Gladio operations in NATO countries[edit]

First discovered in Italy[edit]

Main article: Gladio in Italy

The Italian NATO stay-behind organization, dubbed "Gladio", was set up under Minister of Defense (from 1953 to 1958) Paolo Taviani's (DC) supervision.[6] Gladio's existence came to public knowledge when Prime Minister Giulio Andreotti revealed it to the Chamber of Deputies on October 24, 1990, although far-right terrorist Vincenzo Vinciguerra had already revealed its existence during his 1984 trial. According to media analyst Edward S. Herman, "both the President of Italy, Francesco Cossiga, and Prime Minister Giulio Andreotti, had been involved in the Gladio organization and coverup..."[7][verification needed]

Giulio Andreotti's October 24, 1990 revelations[edit]

Christian Democrat Prime Minister Giulio Andreotti publicly recognized the existence of Gladio on October 24, 1990. Andreotti spoke of a "structure of information, response and safeguard", with arms caches and reserve officers. He gave to the Commissione Stragi, the parliamentary commission led by senator Giovanni Pellegrino in charge of investigations on bombings committed during the Years Of Lead in Italy, a list of 622 civilians who according to him were part of Gladio. Andreotti also stated that 127 weapons' cache had been dismantled, and said that Gladio had not been involved in any of the bombings committed from the 1960s to the 1980s.

Andreotti declared that the Italian military services (predecessors of the SISMI) had joined in 1964 the Allied Clandestine Committee created in 1957 by the US, France, Belgium and Greece, and which was in charge of directing Gladio's operations.[8] However, Gladio was actually set up under Minister of Defense (from 1953 to 1958) Paolo Taviani's supervision.[6] Beside, the list of Gladio members given by Andreotti was incomplete. It didn't include, for example, Antonio Arconte, who described an organization very different from the one brushed by Giulio Andreotti: an organization closely tied to the SID secret service and the Atlanticist strategy.[9][10] According to Andreotti, the stay-behind organisations set up in all of Europe did not come "under broad NATO supervision until 1959."[11]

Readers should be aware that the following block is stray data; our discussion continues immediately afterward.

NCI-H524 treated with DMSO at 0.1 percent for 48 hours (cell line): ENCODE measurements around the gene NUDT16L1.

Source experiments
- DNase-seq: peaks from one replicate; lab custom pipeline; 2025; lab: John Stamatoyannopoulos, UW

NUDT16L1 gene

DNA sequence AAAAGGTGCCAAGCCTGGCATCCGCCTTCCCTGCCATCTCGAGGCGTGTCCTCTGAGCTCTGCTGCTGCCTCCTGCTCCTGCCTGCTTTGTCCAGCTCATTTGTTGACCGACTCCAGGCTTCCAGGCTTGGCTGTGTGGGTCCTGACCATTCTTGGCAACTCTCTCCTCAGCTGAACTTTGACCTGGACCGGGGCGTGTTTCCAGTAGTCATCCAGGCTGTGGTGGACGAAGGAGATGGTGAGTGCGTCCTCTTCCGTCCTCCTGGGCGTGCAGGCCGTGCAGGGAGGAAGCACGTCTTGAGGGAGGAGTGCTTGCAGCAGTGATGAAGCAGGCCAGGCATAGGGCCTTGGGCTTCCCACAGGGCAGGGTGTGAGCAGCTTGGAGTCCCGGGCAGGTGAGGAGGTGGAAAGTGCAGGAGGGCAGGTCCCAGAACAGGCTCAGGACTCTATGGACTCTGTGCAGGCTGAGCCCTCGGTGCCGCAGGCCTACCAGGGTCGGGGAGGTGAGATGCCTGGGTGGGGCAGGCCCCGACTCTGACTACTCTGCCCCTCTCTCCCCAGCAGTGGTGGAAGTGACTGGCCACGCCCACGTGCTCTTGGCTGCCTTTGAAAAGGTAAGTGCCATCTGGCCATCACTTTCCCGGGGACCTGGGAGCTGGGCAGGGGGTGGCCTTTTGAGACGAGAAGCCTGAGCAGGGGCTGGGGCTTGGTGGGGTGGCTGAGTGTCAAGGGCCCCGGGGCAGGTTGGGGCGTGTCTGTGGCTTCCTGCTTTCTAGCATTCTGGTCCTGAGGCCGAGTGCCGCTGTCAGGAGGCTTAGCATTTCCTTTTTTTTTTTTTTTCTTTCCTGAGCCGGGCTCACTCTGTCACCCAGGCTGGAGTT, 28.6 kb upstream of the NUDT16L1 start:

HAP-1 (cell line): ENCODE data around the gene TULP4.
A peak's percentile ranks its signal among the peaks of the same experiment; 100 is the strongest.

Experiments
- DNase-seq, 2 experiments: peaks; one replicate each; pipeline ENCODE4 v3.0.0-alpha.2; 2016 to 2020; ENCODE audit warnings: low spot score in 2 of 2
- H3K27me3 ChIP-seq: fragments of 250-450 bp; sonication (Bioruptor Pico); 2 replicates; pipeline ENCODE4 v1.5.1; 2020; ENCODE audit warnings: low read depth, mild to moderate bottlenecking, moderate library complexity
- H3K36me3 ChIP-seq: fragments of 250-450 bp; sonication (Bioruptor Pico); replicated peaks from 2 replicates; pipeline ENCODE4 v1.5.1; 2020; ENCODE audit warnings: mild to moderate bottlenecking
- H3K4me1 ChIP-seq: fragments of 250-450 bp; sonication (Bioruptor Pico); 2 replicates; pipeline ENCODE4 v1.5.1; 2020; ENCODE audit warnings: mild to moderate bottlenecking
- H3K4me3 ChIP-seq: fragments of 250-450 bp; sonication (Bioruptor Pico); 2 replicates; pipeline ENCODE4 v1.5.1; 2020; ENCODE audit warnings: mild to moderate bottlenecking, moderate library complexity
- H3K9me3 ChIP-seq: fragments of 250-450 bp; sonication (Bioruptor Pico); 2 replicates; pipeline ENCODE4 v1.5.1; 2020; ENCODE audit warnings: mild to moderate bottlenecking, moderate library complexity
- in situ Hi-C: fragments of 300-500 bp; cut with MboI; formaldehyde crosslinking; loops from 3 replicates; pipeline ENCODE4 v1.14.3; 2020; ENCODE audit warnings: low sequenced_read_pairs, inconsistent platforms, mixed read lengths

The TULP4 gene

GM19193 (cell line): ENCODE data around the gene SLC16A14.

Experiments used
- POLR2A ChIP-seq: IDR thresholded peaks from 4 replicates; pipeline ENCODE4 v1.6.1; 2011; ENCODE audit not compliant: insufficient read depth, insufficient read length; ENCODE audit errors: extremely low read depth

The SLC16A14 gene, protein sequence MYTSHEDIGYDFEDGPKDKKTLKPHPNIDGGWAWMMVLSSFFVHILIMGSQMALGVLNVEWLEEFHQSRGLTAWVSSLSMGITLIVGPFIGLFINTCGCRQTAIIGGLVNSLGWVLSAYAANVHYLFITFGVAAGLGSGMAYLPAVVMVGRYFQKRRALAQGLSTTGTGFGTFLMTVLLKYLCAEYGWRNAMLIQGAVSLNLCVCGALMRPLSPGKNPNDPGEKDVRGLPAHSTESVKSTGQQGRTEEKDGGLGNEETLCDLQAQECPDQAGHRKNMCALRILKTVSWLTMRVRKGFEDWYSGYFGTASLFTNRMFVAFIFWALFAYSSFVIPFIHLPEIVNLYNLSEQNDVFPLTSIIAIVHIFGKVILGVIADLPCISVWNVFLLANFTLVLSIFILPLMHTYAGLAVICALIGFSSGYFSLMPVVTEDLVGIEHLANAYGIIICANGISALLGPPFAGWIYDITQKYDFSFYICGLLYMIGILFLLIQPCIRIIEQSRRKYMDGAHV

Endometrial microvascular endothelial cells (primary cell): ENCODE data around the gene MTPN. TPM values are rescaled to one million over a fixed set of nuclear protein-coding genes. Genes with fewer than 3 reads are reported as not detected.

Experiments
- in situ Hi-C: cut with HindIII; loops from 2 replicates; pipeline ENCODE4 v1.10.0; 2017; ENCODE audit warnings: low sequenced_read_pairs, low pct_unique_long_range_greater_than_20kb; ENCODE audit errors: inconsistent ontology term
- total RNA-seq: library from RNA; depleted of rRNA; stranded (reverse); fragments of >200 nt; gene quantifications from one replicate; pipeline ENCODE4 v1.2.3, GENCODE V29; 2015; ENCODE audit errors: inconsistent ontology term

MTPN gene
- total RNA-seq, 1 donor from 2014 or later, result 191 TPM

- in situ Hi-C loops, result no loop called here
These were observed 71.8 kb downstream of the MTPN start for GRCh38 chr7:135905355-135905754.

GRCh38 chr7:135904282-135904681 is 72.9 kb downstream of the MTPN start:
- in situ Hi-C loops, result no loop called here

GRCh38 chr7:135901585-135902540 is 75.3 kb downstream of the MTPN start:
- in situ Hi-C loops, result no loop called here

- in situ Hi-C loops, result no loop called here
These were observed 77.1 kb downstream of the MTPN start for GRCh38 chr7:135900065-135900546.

2000 Parliamentary report: a "strategy of tension"[edit]

In 2000, a Parliament Commission report from the communist/centre-left coalition "Gruppo Democratici di Sinistra l'Ulivo" asserted that a strategy of tension had been supported by the United States to "stop the PCI, and to a certain degree also the PSI, from reaching executive power in the country". It stated that "Those massacres, those bombs, those military actions had been organized or promoted or supported by men inside Italian state institutions and, as has been discovered more recently, by men linked to the structures of United States intelligence." According to The Guardian, "The report [claimed] that US intelligence agents were informed in advance about several rightwing terrorist bombings, including the December 1969 Piazza Fontana bombing in Milan and the Piazza della Loggia bombing in Brescia five years later, but did nothing to alert the Italian authorities or to prevent the attacks from taking place.

It also [alleged] that Pino Rauti [current leader of the MSI Fiamma-Tricolore party], a journalist and founder of the far-right Ordine Nuovo (new order) subversive organisation, received regular funding from a press officer at the US embassy in Rome. 'So even before the 'stabilising' plans that Atlantic circles had prepared for Italy became operational through the bombings, one of the leading members of the subversive right was literally in the pay of the American embassy in Rome,' the report says."[12]